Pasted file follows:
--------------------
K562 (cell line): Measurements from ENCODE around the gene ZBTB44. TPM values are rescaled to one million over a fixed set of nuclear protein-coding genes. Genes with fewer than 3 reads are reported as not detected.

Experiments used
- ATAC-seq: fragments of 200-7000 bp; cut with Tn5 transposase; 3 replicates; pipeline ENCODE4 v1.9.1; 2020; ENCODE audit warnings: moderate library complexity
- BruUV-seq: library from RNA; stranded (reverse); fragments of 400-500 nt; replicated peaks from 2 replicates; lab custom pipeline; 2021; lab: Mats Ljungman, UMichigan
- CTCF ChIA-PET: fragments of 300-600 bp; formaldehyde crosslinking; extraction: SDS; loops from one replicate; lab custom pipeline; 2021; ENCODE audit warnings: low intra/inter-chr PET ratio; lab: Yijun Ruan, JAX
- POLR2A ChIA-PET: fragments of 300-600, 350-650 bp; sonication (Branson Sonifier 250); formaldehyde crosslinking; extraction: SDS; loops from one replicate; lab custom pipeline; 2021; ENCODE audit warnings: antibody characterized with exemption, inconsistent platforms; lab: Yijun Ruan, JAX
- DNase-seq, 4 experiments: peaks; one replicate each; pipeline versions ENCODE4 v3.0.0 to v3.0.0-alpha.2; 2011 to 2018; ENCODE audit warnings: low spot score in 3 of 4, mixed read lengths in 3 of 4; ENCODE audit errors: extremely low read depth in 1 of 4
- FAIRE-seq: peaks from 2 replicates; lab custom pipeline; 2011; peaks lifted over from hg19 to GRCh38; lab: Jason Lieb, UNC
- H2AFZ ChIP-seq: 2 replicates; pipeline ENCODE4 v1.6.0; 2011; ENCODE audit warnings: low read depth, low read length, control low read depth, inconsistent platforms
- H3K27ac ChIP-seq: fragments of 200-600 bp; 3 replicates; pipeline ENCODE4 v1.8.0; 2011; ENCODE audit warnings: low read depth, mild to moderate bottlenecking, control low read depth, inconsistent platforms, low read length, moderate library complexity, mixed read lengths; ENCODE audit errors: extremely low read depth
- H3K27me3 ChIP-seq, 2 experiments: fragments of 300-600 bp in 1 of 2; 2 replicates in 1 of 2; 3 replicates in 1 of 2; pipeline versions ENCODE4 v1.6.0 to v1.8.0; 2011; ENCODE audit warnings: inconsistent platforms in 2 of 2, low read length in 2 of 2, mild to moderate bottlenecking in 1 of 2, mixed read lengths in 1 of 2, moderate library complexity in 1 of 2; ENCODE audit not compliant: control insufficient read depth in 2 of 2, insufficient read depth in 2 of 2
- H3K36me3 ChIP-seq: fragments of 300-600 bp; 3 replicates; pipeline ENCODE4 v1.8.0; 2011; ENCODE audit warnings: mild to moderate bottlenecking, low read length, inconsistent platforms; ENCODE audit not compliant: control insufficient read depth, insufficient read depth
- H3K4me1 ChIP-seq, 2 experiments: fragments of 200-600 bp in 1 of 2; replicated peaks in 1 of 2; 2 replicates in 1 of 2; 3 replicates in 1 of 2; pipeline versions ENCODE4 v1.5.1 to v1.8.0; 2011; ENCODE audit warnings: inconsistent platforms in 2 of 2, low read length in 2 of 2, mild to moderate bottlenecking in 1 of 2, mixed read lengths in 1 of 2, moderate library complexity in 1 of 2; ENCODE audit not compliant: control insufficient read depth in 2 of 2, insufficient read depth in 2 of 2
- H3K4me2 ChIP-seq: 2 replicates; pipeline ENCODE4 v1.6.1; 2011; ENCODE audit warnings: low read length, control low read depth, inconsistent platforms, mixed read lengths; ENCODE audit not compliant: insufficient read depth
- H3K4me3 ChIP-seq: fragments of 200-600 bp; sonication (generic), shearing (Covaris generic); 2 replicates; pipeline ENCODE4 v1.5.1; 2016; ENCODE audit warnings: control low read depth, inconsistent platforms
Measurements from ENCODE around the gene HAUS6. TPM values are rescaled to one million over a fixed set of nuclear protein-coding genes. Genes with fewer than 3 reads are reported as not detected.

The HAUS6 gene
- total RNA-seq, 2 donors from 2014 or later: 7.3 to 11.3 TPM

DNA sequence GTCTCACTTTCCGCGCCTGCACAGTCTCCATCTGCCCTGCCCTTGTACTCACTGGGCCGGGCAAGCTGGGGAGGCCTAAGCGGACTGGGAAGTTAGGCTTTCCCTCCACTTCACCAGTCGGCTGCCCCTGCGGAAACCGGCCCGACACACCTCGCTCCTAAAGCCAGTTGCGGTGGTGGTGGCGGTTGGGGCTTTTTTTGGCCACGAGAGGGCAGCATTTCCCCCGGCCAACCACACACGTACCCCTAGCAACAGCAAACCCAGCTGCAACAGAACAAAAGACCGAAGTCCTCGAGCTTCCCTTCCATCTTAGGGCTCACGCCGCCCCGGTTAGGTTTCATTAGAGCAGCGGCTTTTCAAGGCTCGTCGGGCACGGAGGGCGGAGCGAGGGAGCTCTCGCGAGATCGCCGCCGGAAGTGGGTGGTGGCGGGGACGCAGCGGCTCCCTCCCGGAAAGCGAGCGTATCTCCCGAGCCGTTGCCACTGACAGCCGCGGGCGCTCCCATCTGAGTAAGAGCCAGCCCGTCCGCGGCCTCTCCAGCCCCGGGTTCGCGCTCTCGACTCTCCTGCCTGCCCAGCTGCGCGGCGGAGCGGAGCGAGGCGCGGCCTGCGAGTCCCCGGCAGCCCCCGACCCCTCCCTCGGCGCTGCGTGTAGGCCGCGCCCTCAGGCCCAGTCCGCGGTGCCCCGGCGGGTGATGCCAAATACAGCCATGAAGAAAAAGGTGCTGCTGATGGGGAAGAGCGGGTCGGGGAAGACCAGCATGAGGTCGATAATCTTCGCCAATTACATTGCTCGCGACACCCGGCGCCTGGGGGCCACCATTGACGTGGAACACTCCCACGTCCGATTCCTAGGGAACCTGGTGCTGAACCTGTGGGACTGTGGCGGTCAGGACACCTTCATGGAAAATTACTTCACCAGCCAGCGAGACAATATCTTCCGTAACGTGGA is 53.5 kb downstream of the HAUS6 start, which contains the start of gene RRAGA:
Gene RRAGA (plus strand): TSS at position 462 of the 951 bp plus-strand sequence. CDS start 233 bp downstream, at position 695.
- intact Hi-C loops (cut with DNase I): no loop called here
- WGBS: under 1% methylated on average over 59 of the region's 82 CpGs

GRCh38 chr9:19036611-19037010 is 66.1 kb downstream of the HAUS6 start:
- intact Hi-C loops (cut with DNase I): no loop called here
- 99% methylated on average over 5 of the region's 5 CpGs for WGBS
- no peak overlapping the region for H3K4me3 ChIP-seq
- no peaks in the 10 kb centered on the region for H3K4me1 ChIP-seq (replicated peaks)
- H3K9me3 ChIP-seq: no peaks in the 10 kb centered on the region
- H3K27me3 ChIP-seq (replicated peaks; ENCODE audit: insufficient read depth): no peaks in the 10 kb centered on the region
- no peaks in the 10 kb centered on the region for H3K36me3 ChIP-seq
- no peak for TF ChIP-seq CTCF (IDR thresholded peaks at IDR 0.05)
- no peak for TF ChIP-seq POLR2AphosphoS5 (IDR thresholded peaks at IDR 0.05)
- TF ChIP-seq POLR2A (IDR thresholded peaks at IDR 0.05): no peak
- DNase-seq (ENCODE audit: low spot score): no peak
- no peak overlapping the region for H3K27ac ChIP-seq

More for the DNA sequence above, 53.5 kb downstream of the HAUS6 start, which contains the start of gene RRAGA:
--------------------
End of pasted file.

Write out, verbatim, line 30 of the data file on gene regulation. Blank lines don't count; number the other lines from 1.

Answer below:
- no peaks in the 10 kb centered on the region for H3K36me3 ChIP-seq